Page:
Looks like it boils down to either using the Intel with TRIM and slower sequential read speeds or the Marvel for faster speeds but no TRIM (even with native W7 AHCI driver). However random read speeds (normal use) doesn't seem to have much in it.

Anyone on here got hands-on experience with this config and which would be the better choice?





13-10-2010, 13:34:53

Thats a sata6 drive so to get full speed you need to use one of the red ports on the R3E and Im sure trim is supported via the red slots dude.

03-11-2010, 08:46:38

Toxteth O'Grady

Thats a sata6 drive so to get full speed you need to use one of the red ports on the R3E and Im sure trim is supported via the red slots dude.

To Trim or not to Trim? That is the question!:D

OK, been looking into this further. There are several hw configs for the C300 on the R3E each with its merits and drawbacks. Options are:

1. Use Marvell 6G SATA III controller with Marvell 91xx driver.

2. Use Marvell 6G controller with native Windows msahci driver.

3. Use ICH10 3G SATA II controller with Intel iastor driver.

4. Use ICH10 3G controller with msahci driver.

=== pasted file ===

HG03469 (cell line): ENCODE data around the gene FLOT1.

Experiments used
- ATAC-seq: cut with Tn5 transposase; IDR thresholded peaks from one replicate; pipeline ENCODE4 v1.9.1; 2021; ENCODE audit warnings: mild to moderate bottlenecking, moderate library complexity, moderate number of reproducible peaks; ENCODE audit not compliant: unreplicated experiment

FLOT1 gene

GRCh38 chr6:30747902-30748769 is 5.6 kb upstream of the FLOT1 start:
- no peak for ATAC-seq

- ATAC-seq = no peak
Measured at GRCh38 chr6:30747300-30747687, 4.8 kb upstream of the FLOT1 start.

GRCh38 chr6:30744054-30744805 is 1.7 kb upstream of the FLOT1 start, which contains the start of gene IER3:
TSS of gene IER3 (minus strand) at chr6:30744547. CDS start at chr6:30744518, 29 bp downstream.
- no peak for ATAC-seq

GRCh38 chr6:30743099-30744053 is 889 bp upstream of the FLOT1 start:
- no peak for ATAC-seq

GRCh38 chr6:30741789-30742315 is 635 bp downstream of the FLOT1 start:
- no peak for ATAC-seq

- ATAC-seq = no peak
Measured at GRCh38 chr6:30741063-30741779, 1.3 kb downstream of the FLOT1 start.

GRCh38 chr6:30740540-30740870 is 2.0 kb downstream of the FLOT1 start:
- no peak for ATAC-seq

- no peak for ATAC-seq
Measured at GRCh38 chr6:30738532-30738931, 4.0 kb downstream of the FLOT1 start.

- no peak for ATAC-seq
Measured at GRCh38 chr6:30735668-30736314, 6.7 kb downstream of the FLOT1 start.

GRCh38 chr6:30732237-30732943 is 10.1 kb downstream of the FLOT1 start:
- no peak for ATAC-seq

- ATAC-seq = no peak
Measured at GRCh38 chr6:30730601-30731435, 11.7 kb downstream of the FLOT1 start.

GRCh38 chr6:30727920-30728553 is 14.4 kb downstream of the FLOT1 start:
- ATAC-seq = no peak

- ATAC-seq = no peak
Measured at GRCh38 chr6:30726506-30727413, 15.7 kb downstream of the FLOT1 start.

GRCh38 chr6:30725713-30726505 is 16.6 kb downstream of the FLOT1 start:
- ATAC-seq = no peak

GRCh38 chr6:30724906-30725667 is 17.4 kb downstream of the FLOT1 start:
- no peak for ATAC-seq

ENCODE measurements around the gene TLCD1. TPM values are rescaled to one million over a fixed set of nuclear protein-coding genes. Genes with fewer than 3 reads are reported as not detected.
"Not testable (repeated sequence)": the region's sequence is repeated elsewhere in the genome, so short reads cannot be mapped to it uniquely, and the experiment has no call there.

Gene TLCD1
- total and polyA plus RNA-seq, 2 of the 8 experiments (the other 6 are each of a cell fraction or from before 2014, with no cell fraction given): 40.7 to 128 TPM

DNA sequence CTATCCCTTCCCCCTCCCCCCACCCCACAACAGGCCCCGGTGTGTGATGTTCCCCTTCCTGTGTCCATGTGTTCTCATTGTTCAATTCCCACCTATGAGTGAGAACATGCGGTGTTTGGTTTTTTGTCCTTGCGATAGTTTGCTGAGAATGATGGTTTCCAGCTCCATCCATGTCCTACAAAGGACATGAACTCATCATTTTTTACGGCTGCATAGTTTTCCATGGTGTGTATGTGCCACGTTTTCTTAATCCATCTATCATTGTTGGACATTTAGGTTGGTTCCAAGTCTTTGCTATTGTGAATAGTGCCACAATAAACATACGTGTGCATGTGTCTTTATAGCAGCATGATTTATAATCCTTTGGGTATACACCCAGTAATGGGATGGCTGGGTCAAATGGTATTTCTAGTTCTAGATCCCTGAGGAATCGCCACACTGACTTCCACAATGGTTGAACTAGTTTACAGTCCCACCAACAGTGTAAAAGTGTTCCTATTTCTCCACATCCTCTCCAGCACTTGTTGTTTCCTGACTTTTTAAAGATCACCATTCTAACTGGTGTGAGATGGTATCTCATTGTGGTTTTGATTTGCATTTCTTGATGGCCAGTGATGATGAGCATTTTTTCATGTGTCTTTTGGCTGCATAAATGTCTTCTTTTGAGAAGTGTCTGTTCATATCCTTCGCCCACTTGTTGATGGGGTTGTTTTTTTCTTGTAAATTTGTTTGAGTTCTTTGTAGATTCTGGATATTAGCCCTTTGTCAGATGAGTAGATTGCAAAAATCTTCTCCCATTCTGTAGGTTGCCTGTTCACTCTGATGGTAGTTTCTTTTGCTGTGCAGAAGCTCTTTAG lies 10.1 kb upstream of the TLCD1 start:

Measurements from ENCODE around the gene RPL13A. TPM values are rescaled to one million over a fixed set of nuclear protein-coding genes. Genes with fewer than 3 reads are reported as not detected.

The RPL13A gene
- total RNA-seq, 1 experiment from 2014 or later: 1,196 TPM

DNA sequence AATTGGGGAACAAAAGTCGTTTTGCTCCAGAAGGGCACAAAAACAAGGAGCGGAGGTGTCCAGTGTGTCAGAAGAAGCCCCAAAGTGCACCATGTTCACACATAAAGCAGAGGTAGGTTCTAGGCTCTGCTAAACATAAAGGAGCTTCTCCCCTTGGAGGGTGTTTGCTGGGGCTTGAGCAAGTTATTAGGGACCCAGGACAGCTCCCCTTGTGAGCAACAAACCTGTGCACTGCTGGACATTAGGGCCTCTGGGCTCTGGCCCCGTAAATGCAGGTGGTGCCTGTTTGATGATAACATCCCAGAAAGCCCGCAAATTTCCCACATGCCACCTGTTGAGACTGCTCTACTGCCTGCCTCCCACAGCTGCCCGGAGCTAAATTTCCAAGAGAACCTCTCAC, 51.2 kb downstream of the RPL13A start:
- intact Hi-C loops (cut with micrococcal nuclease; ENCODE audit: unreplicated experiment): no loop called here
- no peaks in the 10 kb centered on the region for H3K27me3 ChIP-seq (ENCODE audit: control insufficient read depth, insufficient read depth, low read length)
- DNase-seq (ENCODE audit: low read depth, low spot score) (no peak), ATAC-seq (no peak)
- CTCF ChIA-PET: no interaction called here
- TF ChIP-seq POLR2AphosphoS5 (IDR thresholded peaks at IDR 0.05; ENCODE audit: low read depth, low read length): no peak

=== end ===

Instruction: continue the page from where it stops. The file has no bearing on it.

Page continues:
From a fresh W7 install I have been using option 1. Initial AS SSD benchmarks for my 64Gig were 450 +. I did all the various SSD optimisation tweaks to try minimise writes to the drive and it only basically contains my OS.

I subsequently discovered that the Marvell mobo controller does not support Trim even though the disk itself and the 91xx driver do. So if you run the CLI "fsutil behavior query disabledeletenotify" it will show a zero (Trim enabled) result even though it is not.

This would also be the case with option 2 as the problem appears to be in the controller chip on the mobo, although lots of forums suggest the msahci driver is better than the Marvell; the reason isn't clear but it definitely doesn't give you Trim.

Because I had been using the disk for 200 hours since installation I ran another AS SSD benchmark yesterday on my option 1 config and the performance had dropped off to below 200, which is worse than results others have posted for the disk running on the Intel controller as a SATA II 3G.

I could see no reason for this drop off other than the lack of Trim/Garbage Collection on the Marvell controler.

To investigate further I booted with the disk connected to the Intel controller (option 3) and ran AS SSD. It scored 428 (270 sequential read / 179 4k-64 read) which is about right for one of these drives running on a SATA II 3G controller (options 3 & 4).